The new prime minister will inherit a range of challenges, including relations with China, which continues its assertive actions in the contested East China Sea, and what to do with the Tokyo Olympics, which were postponed to next summer due to the coronavirus. And he will have to establish a good relationship with whomever wins the US presidential race.


Afghan govt. vows to probe civilian deaths in Kunduz airstrike

Updated 20 September 2020

Afghan govt. vows to probe civilian deaths in Kunduz airstrike

  • There have been conflicting reports from lawmakers and residents about number of fatalities
  • Taliban says none of its fighters killed in attack

KABUL: Afghanistan’s Defense Ministry pledged on Sunday to probe “allegations” of at least 12 civilians being killed in an airstrike targeting Taliban fighters in the northern Kunduz province a day earlier.
The pledge followed inconsistencies about the number of casualties, with the insurgent group saying that none of its men had died in the attack.
“The Taliban were the target, and 30 of them were killed. Initial reports indicate no harm was inflicted upon civilians, but we are probing reports by locals about civilian casualties. The Afghan National Defense and Security Forces take allegations of civilian harm seriously, and these claims will be investigated,” Fawad Aman, a spokesman for the defense ministry in Kabul, told Arab News.
He added that the ministry would “share any details” about civilian casualties “once the probe is over.”
If confirmed, Saturday’s airstrike in the Khan Abad district, which lies nearly 350 km from Kabul and is mostly controlled by the Taliban, will be the latest in a series of air raids killing civilians in several parts of the country.
It follows a week after crucial intra-Afghan talks between the government and Taliban officials began in Doha, Qatar on Saturday, to end the protracted war and plan a roadmap for peace in Afghanistan.
There were conflicting accounts from civilians and lawmakers in the area about the incident, with two provincial council members, Ghulam Rabbani Rabbani and Sayed Yusuf, saying that at least 12 civilians had died in Saturday’s air raid.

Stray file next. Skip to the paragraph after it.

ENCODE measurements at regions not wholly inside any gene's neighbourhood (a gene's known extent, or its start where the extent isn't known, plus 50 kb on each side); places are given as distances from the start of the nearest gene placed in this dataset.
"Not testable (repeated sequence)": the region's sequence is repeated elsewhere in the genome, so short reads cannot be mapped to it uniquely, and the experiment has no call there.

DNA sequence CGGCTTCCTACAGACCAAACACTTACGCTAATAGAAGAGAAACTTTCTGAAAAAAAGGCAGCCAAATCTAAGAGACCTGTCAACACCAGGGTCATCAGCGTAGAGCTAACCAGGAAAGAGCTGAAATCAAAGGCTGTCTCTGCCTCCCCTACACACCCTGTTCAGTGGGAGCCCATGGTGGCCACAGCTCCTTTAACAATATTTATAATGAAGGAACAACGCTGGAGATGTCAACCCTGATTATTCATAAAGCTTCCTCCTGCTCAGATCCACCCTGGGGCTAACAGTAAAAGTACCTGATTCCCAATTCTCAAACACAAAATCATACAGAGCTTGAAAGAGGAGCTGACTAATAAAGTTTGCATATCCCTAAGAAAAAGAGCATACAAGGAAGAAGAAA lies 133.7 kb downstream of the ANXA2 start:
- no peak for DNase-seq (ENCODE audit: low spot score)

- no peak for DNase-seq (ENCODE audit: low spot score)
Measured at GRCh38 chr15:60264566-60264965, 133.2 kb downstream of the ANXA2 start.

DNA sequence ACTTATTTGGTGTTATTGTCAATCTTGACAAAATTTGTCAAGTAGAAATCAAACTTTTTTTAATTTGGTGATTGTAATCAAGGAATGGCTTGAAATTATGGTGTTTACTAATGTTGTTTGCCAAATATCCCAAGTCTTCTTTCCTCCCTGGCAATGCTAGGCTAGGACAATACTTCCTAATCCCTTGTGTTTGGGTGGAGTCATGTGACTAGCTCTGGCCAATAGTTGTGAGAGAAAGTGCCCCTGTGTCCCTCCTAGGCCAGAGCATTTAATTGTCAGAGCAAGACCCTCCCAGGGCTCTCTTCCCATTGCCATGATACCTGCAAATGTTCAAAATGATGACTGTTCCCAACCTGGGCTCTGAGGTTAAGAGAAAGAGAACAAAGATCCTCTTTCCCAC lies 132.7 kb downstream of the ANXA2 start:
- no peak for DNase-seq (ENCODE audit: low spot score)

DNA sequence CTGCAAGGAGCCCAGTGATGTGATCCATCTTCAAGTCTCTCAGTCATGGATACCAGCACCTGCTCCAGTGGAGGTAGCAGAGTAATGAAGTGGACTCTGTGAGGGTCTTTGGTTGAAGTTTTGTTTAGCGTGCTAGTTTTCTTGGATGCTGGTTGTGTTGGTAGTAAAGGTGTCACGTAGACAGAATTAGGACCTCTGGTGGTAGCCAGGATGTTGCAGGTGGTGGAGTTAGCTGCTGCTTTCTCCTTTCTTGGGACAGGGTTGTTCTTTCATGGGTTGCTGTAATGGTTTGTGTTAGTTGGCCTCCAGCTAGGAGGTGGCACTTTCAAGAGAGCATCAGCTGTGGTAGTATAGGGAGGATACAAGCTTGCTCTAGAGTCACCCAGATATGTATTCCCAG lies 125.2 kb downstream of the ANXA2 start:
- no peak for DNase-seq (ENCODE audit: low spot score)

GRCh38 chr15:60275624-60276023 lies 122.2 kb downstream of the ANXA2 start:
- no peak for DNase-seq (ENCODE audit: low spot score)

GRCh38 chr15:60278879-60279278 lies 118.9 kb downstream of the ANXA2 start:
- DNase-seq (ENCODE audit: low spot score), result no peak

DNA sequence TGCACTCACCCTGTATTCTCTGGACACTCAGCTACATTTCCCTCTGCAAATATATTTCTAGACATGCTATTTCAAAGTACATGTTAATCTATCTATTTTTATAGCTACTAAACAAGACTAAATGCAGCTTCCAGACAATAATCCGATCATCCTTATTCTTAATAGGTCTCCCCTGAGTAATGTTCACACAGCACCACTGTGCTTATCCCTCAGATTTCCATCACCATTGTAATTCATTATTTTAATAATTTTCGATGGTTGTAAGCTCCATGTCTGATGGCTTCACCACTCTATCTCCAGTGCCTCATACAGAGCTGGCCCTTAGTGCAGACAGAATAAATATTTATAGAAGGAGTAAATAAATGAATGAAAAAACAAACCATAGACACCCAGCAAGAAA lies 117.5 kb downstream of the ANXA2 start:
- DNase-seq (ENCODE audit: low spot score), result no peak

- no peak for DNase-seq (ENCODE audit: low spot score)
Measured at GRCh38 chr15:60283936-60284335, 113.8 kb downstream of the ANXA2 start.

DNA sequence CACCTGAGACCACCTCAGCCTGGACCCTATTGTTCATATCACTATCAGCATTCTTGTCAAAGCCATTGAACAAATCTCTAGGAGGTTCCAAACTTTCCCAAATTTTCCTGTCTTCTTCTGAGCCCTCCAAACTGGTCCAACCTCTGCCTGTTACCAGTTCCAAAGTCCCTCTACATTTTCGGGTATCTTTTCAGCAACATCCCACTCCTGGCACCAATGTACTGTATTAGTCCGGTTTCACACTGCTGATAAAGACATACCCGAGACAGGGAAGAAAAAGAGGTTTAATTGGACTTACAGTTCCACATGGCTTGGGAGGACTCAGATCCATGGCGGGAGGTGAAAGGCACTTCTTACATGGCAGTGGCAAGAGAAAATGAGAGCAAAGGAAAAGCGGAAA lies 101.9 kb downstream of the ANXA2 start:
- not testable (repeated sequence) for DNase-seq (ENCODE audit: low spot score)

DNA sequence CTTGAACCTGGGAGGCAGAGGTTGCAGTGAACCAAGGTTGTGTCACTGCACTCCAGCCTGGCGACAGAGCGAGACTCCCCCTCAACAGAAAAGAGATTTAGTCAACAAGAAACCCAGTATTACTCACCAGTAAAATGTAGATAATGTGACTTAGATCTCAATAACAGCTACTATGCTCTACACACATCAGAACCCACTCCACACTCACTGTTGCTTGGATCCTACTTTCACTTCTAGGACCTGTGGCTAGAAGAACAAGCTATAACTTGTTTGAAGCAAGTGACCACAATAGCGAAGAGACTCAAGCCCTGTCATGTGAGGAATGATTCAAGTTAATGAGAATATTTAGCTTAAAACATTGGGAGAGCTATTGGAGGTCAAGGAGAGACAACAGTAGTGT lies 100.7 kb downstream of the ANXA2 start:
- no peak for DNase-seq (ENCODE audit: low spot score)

“Since the area is under Taliban’s control, we have not been able to find out exactly how the civilians were killed,” Rabbani told Arab News.
Meanwhile, Nilofar Jalali, a legislator from Kunduz, offered another version of the attack, which she said “hit a residential area before sunrise when people were still in their bed.”
“Children and women are among the dead, and 18 civilians have also been wounded. I informed the defense minister about it; he said he will check and get back to me, but has not,” she told Arab News. However, Taliban spokesman, Zabihullah Mujahid, denied the reports in a statement on Sunday, saying that “no fighter of the group was killed,” before placing the number of civilian deaths at 23.
Kunduz and other parts of the country have witnessed an escalation in attacks by both the government and the Taliban in recent weeks, despite their negotiators participating in the Qatar talks which are part of a US-facilitated process following 19 years of conflict in the country — Washington’s longest war in history.
The Qatar discussions are based on a historic accord signed between Washington and the Taliban in February this year which, among other things, paves the way for the complete withdrawal of US-led troops from the country by next spring, in return for a pledge from the Taliban not to allow use Afghanistan to harm any country’s, including US, interests.
Kabul’s negotiators in Qatar are pushing the Taliban to declare a cease-fire, while the Taliban say it can be included in the agenda and that both sides must first ascertain “the real cause” of the war.
Some analysts believe that while delegates of the parties are struggling to agree over the mechanism and agenda of the talks in Qatar, their fighters in Afghanistan are “focusing on military tactics to capture grounds” so that they can use it as a “bargaining chip” at the negotiation table.
“Both sides think that if they have more territory then they can argue their case from a position of strength during the talks and use it as leverage,” Shafiq Haqpal, an analyst and a former university teacher, told Arab News.
“The sides have not yet agreed on the mechanism of the talks despite the Qatar talks, which began on the 12th of September. So, this is an indication that things are not going the right way politically, and both sides are trying their luck on the battlefield here.”